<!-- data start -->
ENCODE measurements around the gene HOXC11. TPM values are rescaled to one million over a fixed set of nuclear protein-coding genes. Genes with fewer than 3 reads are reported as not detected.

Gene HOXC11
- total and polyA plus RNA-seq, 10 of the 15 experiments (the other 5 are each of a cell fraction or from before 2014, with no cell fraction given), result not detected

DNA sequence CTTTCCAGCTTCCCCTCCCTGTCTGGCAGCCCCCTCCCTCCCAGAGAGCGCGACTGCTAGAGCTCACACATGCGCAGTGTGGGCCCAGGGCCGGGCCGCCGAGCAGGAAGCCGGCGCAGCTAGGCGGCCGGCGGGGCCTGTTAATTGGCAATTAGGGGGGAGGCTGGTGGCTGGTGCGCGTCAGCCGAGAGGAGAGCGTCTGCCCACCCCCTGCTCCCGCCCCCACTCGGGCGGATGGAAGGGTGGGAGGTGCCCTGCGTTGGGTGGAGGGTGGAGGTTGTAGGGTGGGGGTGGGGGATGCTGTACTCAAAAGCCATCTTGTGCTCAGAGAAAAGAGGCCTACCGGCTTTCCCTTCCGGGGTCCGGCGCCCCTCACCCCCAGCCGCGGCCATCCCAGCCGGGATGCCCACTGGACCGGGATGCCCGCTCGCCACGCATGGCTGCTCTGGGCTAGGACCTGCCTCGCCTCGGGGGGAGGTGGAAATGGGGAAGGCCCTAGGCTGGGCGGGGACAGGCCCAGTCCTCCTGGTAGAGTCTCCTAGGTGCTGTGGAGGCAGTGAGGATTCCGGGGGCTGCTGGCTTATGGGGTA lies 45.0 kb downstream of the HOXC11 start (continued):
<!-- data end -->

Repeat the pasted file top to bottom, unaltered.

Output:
ENCODE measurements around the gene HOXC11. TPM values are rescaled to one million over a fixed set of nuclear protein-coding genes. Genes with fewer than 3 reads are reported as not detected.

Gene HOXC11
- total and polyA plus RNA-seq, 10 of the 15 experiments (the other 5 are each of a cell fraction or from before 2014, with no cell fraction given), result not detected

DNA sequence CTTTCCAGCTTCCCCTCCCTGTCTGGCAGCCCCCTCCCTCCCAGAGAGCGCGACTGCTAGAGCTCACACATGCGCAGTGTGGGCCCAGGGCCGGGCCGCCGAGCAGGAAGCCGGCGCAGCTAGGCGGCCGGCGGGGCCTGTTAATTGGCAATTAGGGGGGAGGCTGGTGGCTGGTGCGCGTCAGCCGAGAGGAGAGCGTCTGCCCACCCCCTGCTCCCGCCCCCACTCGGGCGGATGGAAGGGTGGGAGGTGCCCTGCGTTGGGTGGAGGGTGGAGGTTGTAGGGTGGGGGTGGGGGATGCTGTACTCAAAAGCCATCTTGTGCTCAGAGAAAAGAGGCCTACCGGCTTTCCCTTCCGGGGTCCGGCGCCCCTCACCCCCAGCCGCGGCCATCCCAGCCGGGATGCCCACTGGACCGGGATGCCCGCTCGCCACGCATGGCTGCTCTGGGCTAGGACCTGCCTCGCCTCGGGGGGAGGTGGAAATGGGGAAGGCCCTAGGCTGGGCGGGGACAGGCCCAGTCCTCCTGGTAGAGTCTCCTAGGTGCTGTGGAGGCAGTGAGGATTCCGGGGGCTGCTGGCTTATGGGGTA lies 45.0 kb downstream of the HOXC11 start (continued):